Approximately 2,500 patients in the United States die every year on the liver transplant waiting list before a donor liver becomes available.1 Increasing the number of organs available for transplantation, while reducing post-transplantation complications and shortening the length of hospital stay, are important clinical goals to improve patient outcomes.
|Patients at start of year||14,956||15,360||15,428|
|Patients added during year||10,349||10,359||10,143|
|Patients removed during year||9,925||10,272||10281|
|Patinets at end of year||15,380||15,447||15,290|
|Removal reason||0.068 g||0.5||0.5|
|Deceased donor transplant||5,450||5,539||5,468|
|Living donor transplant||209||187||192|
|Patient refused transplant||53||60||73|
|Improved,transplant not needed||552||541||644|
|Too sick to transplant||362||482||815|
|peakserum AST||1154 IU/mL||3339 IU/mL||0.011|
|Peakserum ALT||560 IU/mL||1358 IU/mL||0.044|
A controlled clinical feasibility study at Columbia University Medical Center/New York Presbyterian Hospital using a prototype LifePort Liver Transporter system found 50 percent fewer patients had biliary complications with LifePort-perfused livers. Early allograft dysfunction was seen in 25 percent of static cold stored livers compared with 5 percent of LifePort-perfused livers (p = 0.08).2Additionally, patients receiving LifePort perfused livers had a significantly lower length of hospital stay than patients with static cold stored livers (10.9 ± 4.7 days vs. 15.3 ± 4.9 days; p = 0.006).
A second controlled study investigated hypothermic machine preservation versus static cold storage of expanded criteria livers rejected by the originating UNOS region.3 During 12-months post transplantation there were significantly fewer biliary complications in the perfused group (4 vs. 13, respectively; p = 0.016), and early allograft dysfunction rates were also lower (19% vs. 30%). Mean hospital stay was also significantly shorter in the perfused group (13.6 vs. 21.1 days). The results suggest that hypothermic machine perfusion (HMP) of livers is safe and allows for transplantation of expanded criteria livers deemed untransplantable by multiple centers. Study investigators concluded that HMP has the potential to increase the donor pool and the availability of livers for patients on the waiting list.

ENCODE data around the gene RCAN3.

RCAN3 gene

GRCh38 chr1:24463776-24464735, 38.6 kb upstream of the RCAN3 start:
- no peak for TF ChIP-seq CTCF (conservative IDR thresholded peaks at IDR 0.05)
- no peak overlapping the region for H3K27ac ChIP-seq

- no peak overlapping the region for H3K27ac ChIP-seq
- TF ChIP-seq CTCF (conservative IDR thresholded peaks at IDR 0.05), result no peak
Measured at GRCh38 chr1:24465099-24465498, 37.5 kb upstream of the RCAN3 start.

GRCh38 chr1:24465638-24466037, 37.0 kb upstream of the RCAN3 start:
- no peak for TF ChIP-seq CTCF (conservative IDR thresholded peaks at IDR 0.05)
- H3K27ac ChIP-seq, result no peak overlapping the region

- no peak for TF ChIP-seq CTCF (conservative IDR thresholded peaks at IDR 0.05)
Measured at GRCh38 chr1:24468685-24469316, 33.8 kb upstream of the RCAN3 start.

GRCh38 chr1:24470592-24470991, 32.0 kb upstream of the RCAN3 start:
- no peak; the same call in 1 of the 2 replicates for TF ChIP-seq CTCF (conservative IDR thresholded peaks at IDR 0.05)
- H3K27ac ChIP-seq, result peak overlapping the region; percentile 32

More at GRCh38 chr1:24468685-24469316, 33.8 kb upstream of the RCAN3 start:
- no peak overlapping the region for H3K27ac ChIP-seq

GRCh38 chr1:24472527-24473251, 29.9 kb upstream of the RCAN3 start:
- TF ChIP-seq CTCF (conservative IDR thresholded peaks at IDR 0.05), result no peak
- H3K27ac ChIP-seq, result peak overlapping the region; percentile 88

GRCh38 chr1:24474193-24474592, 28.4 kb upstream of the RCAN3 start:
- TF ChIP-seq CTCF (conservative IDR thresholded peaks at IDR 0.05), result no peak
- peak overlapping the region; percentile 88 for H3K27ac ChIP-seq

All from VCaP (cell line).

LifePort Liver Transporter is in the process of securing US and European regulatory registrations. Its design, engineering and performance capabilities are based upon the LifePort prototype system used in the Columbia University Medical Center/ New York Presbyterian Hospital, and the proven technology platform of the market leading LifePort Kidney Transporter.
LifePort Liver Transporter is designed to deliver precision controlled perfusion of the hepatic artery and portal vein. Hypothermic perfusion is supported by redundant preservation systems for safety – dynamic perfusion plus static cold storage.
The clear programmable interface displays key data that track real-time organ perfusion status, patient ID number and blood type, cross clamp and total infusion time, perfusate temperature, hepatic and portal flow and pressure and total flow.
LifePort Liver Transporter's lid folds out to provide an optional work surface for crowded OR suites. The work surfaces lids are hinged for easy removal and storage.
The height-adjustable fold-flat cart seamlessly docks with LifePort Liver Transporter, and is designed to provide optimal surgeon comfort and optical range.
Watch Dr. James V. Guarrera, Associate Professor of Surgery, Surgical Director of Adult Liver Transplantation, Columbia University Medical Center/New York Presbyterian Hospital, NY, USA, discuss his experience with hypothermic machine perfusion of livers for clinical transplantation
Full Summary of the Clinical Experience for LifePort Liver Transporter › Caution—Investigational Device. Limited by Federal law to investigational use. Registrations underway in US and EU.